Banqueting houses could be set up as theaters, but plays were also performed in great halls and in great chambers (the large lobby at the start of the monarch’s series of chambers).

The banqueting house rebuilt by Inigo Jones under James I was a very different affair, built for the ages with ceilings painted by Ruebens. It was built to be permanent structure, distinctly different from Elizabethan ones which were not permanent.  Plays couldn’t be performed there because the candles would have ruined the ceilings, so other structures, small permanent theaters entered into use in the next decades of the seventeenth century, before the Civil War.  

You couldn’t have plays in this later place, because the candles would have ruined the paintings.

Great Hall and Great Chamber existed at palaces and artistocratic houses, not just the monarchy. 

GET THE APP

Immediately access the entire video library of That Shakespeare Life, PLUS Bonus content, exclusive interviews, documentaries, activities, and more! 

…my love is as fair As any mother's child, though not so bright As those gold candles fix'd in heaven's air…
Shakespeare

Sonnet 21

Henry VIII's Great Watching Chamber. Taken on September 15, 2013 by Andrew Thompson. This image shows both how candles can be positioned on candelabras (the word “chandelier” not entering the English language until the mid 18th century, was not a word Shakespeare used. However, this image also shows how the tapestries could be draped upon the walls of a Great Hall.Image used under Creative Commons License BY-NC-ND 2.0 Source

Nighttime affairs, lit by Chandelier

We know that one of the main tasks of the Office of the Revels, a court department, was providing lighting for performances, which involved hanging chandeliers, quite a complex process. This process of setting up for the performance, or getting the rooms ready for the event was called “making ready” as well as “appareling” and the main aspect was establishing the seating. As you have seen in these pictures of the spaces themselves, it was largely an open room. Whether it was to consume a meal, or to view a 2-hour performance, guests had to be provided a place to sit.

Built of timber, assembled, and sturdy these bleacher like seats were crafted to hold a lot of weight, including women wearing heavy gowns, jewels, and accouterments. The seats were raised up at an angle, both so that all the guests were able to view the spectacle at hand, regardless of their seat, as well as to maintain organization according to social order.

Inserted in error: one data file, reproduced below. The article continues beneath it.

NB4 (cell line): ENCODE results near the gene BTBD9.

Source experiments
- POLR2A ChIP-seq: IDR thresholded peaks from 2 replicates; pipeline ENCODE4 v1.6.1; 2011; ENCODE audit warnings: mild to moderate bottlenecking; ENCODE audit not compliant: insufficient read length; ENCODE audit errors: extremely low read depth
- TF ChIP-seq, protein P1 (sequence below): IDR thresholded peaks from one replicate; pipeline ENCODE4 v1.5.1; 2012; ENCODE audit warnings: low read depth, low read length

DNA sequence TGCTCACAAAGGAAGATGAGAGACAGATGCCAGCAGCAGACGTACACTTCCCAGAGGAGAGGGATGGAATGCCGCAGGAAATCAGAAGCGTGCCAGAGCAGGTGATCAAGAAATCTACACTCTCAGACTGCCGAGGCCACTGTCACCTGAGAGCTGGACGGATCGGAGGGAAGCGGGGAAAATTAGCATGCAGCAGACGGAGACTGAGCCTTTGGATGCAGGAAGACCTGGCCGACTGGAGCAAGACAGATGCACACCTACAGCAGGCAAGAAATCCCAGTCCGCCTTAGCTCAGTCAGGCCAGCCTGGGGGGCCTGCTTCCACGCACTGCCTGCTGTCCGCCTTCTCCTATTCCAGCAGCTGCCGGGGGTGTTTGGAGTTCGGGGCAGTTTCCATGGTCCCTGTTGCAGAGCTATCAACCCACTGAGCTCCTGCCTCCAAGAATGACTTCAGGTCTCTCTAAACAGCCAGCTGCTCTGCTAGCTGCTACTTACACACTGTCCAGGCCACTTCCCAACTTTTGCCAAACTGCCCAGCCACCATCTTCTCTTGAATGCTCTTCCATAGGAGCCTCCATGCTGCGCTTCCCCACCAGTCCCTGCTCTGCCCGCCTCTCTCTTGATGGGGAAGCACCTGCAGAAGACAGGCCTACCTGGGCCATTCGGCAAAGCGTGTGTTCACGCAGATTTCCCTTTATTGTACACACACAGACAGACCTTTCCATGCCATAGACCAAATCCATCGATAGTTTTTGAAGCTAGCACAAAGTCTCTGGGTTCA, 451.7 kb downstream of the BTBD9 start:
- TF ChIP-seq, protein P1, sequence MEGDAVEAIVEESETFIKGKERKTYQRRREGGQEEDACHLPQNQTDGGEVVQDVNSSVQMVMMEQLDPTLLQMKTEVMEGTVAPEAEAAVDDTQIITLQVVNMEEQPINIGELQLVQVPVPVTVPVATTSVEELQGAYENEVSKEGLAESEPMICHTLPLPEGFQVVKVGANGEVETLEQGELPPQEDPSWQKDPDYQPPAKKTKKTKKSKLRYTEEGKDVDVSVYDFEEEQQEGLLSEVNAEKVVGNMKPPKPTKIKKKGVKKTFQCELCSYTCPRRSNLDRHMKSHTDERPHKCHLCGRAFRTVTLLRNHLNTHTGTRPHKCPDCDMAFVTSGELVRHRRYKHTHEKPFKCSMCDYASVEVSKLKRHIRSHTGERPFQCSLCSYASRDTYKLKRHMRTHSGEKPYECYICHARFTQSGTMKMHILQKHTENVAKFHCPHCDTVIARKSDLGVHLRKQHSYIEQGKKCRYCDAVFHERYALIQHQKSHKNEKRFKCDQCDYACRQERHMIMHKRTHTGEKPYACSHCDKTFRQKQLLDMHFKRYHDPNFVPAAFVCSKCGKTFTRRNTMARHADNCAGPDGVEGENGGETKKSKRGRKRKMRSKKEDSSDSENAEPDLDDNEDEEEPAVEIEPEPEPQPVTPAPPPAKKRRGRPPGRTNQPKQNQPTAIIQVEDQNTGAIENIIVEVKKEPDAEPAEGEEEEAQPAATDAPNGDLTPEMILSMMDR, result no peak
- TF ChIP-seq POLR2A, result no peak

The word “appareling” was used specifically to describe the act of getting ready for a banquet because tapestries had to be hung. These tapestries were kept in storage other times of the year, as part of the Office of the Wardrobe, but they were brought out and hung up for special occasions. Heavy, elaborate, pieces of woven cloth, these tapestries not only provided warmth to the room but they acted as accents to the room or even props to assist a performance as many of them featured scenes on them similar to paintings or set decorations. Additionally, these tapestries were woven with gold and silver threads, which means they reflected the room's candlelight, which amplified the ambiance of the room.

In order for the lighting in the rooms to be effective, the chandeliers had to be setup. The Master of the Revels kept records of the equipment, tallow, etc, where chandeliers (the person, not the apparatus) had to operate the candles for the lighting of events. Chandeliers usually operated after the meal, but that doesn’t mean that food was not served after a play. Usually a dessert style course would be served after the night's main entertainment, except remember that that “dessert” was not in the English lexicon at this time. Instead, they called it a “bankett” or “banquet.”

Related Episode You Might Enjoy:

Books & Resources Julia Lupton recommends:

If you enjoy this topic, and want to explore further, Julia has provided her short list of excellent resources you can use to learn more. Here are a few of her recommendations, along with links to Julia's work and resources as well.

 

Nice link about Renaissance music,
including dance music for court: https://blogs.getty.edu/iris/the-soundtrack-of-the-renaissance-court/


Comment and Share

Please consider rating the podcast with 5 stars and leaving a one- or two-sentence review in iTunes or on Stitcher.  Rating the podcast helps tremendously with bringing the podcast to the attention of others.

We encourage you to join the That Shakespeare Life community on Facebook. It’s a community of fans of That Shakespeare Life and a meeting place of professional Shakespeareans and Shakespeare enthusiasts.

You can tell your friends on Twitter about your love of Shakespeare and our new podcast by simply clicking this link and sharing the tweet you’ll find at the other end.

And, by all means, if you know someone you think would love to learn about the life of William Shakespeare, please spread the word by using the share buttons on this page.

And remember: In order to really know William Shakespeare, you have to go behind the curtain, and into That Shakespeare Life. 

%d bloggers like this: